"Resilience" On Our Minds

A resilient petunia grows from a  crack in the concrete. Photo by Brad Waters

A resilient petunia grows from a  crack in the concrete. Photo by Brad Waters

A Psychology Today article that I wrote two years ago, 10 Traits of Emotionally Resilient Peoplehas reached nearly 100,000 visits. That numbers says to me that “resilience” is on our collective minds and we want to know how we can be better at bouncing back from adversity.

Can you relate to the 10 Traits in this article?

Ten years ago this month, Hara Estroff Marano, Editor-at-Large for Psychology Today, wrote in her article The Art of Resilience:

“At the heart of resilience is a belief in oneself—yet also a belief in something larger than oneself. Resilient people do not let adversity define them. They find resilience by moving towards a goal beyond themselves, transcending pain and grief by perceiving bad times as a temporary state of affairs… It’s possible to strengthen your inner self and your belief in yourself, to define yourself as capable and competent. It’s possible to fortify your psyche. It’s possible to develop a sense of mastery.”

So how do we fortify our psyche to ride the waves of adversity rather than being pulled under by the torrent? How is it that some people handle incredible amounts of stress while others quickly fall apart?

Those who master resilience tend to be skilled in preparing for emotional emergencies and adept at accepting what comes at them with flexibility rather than rigidity–times are tough but I know they will get better. The old metaphor applies: resilient people are like bamboo in a hurricane–they bend rather than break. Or, even if they feel like they’re broken for a time, there’s still a part of them deep inside that knows they won’t be broken forever. Here’s how they do it… CLICK HERE to read the 10 Traits at Psychology Today.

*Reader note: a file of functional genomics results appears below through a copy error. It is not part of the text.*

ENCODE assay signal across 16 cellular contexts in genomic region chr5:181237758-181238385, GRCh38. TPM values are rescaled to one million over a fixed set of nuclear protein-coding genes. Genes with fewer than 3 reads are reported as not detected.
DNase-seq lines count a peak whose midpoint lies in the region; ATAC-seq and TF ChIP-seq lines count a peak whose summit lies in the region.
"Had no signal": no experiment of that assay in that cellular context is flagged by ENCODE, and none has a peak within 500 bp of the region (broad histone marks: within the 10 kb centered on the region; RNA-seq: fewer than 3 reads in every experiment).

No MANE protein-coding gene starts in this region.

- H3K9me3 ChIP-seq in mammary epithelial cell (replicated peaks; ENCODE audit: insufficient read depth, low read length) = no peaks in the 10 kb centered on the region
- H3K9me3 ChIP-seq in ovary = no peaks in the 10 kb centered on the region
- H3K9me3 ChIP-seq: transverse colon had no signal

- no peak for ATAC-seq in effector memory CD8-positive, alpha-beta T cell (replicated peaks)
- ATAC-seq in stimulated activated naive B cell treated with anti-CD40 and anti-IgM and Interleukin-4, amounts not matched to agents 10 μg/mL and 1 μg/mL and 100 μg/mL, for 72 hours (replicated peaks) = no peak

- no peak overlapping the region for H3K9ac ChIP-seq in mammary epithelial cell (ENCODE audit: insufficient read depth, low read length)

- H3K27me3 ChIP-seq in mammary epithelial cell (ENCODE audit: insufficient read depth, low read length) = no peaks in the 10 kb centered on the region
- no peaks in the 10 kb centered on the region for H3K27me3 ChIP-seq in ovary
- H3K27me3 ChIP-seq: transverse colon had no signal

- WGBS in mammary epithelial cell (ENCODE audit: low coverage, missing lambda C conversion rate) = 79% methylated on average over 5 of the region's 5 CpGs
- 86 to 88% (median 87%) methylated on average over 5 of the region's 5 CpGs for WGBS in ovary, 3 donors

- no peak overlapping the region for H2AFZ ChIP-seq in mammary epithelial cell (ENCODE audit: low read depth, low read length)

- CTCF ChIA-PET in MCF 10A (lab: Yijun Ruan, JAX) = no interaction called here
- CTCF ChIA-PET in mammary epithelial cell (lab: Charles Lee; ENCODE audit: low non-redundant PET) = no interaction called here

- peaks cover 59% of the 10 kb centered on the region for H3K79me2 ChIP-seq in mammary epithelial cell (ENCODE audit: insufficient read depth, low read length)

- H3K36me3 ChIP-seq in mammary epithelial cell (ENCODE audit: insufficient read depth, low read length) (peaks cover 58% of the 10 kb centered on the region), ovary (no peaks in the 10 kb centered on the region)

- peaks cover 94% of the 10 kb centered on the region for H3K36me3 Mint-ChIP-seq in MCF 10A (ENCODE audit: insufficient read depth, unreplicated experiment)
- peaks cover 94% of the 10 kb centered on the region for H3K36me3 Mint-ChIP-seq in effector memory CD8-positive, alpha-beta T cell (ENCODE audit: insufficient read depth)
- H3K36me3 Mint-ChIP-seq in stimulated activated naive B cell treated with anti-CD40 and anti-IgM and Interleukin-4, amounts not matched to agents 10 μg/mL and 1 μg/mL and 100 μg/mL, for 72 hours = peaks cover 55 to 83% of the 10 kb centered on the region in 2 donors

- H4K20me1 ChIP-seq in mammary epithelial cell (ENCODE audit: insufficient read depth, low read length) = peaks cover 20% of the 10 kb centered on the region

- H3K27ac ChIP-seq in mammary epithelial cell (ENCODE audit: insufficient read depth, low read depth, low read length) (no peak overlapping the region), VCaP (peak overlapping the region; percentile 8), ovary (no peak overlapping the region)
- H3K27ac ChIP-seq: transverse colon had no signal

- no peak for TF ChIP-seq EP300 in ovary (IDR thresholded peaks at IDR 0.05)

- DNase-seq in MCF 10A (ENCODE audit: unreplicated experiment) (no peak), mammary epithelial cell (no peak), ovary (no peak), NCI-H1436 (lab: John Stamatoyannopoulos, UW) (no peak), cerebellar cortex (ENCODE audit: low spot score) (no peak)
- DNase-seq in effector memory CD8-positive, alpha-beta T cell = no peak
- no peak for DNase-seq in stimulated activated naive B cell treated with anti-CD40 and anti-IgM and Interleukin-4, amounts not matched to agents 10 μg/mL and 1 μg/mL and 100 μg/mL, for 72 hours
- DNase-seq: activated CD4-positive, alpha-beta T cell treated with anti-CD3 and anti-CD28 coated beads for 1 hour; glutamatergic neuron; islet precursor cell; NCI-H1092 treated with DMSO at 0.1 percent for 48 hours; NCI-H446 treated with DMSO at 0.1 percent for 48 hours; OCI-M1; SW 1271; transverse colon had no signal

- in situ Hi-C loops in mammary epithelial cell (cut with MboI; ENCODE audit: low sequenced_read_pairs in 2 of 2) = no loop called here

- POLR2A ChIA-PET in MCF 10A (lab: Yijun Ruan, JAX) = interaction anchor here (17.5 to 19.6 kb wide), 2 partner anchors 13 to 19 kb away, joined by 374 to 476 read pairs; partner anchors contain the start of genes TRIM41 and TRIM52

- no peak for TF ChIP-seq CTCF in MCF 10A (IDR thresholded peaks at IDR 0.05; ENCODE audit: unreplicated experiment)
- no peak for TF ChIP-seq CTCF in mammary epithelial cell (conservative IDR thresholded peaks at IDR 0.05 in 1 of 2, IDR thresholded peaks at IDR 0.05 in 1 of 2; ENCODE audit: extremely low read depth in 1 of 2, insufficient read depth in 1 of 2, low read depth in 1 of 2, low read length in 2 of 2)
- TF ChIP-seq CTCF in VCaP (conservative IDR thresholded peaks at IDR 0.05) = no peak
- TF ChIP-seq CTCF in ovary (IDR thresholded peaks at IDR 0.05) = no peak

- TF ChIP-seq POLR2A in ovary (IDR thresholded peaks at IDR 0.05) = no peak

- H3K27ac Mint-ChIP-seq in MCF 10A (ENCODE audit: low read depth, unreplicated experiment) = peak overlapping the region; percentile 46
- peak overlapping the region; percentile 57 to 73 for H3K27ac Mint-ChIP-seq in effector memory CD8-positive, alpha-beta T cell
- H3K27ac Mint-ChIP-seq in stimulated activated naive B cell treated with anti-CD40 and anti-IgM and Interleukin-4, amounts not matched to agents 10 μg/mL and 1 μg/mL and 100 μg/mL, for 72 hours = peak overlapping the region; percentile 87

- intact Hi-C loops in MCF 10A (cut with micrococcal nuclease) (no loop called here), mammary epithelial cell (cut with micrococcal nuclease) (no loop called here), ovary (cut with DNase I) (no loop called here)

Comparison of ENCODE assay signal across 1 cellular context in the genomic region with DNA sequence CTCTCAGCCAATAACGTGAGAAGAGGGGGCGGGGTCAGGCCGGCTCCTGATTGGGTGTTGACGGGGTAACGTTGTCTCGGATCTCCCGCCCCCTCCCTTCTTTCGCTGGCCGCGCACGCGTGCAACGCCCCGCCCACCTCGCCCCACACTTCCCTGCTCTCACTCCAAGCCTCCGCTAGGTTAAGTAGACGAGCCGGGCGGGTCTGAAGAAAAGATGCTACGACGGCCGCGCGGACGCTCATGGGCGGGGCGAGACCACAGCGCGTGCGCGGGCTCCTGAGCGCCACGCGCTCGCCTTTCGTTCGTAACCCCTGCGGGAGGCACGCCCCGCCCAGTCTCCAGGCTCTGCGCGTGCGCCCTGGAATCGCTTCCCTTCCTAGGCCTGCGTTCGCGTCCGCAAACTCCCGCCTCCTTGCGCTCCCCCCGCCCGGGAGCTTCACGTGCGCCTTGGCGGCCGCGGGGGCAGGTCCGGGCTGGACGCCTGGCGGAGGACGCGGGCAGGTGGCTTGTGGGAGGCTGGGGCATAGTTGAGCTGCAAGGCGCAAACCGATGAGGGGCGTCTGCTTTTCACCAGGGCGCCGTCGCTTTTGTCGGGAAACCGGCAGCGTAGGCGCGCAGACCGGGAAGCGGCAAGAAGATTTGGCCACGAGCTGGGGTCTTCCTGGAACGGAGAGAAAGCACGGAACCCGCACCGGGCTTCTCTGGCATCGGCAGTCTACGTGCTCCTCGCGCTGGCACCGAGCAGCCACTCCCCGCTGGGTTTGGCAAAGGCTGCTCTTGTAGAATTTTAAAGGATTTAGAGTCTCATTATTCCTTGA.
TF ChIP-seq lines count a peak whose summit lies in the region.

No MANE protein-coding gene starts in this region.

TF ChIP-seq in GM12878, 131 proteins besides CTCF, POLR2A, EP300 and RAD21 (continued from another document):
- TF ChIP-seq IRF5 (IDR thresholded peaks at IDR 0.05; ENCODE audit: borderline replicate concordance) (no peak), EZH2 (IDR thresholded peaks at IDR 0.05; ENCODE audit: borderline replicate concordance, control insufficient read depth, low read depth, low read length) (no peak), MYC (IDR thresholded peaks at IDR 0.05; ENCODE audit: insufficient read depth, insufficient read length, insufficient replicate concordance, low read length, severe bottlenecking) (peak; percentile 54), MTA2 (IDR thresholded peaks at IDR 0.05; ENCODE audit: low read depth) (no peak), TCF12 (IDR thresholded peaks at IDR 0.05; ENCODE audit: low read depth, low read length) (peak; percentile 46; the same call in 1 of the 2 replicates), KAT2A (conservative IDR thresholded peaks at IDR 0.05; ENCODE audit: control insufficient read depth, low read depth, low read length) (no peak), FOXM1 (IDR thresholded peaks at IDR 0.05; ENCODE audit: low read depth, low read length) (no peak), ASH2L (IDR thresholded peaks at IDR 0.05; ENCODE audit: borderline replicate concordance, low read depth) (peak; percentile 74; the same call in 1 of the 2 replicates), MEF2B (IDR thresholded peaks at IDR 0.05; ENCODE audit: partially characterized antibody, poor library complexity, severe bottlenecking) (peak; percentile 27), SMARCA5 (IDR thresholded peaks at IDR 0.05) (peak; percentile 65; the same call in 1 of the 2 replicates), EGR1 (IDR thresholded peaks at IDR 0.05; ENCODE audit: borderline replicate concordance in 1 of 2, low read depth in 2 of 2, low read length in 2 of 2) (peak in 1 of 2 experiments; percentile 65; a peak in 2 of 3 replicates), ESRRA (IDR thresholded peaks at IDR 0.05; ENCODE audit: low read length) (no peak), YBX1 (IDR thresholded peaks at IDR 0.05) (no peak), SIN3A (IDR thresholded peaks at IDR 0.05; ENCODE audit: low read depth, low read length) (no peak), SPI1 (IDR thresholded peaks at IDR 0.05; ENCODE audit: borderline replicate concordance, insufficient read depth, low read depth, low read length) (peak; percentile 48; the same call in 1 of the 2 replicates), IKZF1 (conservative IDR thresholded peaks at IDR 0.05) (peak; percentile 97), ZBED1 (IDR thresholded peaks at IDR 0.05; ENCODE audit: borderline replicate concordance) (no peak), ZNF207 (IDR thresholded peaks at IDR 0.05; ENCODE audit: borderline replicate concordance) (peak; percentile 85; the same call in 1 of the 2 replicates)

(original article updated May 18th, 2015)

Our Relentless Pursuit For The Secrets of Happiness

This May 2013 issue of TIME is all about happiness. It places new research alongside old stereotypes to reveal some game-changing myths and truths about happiness. Here are some highlights:

1. The pursuit of meaningful goals boosts our happiness. (“it’s about the journey, not the destination”)

2. That old saying “money doesn’t buy happiness” is now considered inaccurate. Modern studies indicate money does correlate to happiness, but there are some caveats. For example, “exhibitionist spending” (buying things to impress others) ends in let down.

3. “In a TIME poll, 60% of respondents said they do not feel better about themselves after spending time on social media, and 76% believe other people make themselves look happier, more attractive and more successful than they actually are on their Facebook page.”

4. Research by Stanford neuroscientist Sylvia Morelli: “”Being distracted reduces our empathy for others and blunts responses in the brain,” says Morelli. “So it’s possible that being distracted may also reduce our own happiness.””

Do these highlights tell you anything new or have you discovered them to be true in your life? Would knowing the latest research on how we approach happiness actually change your behaviors and mindset?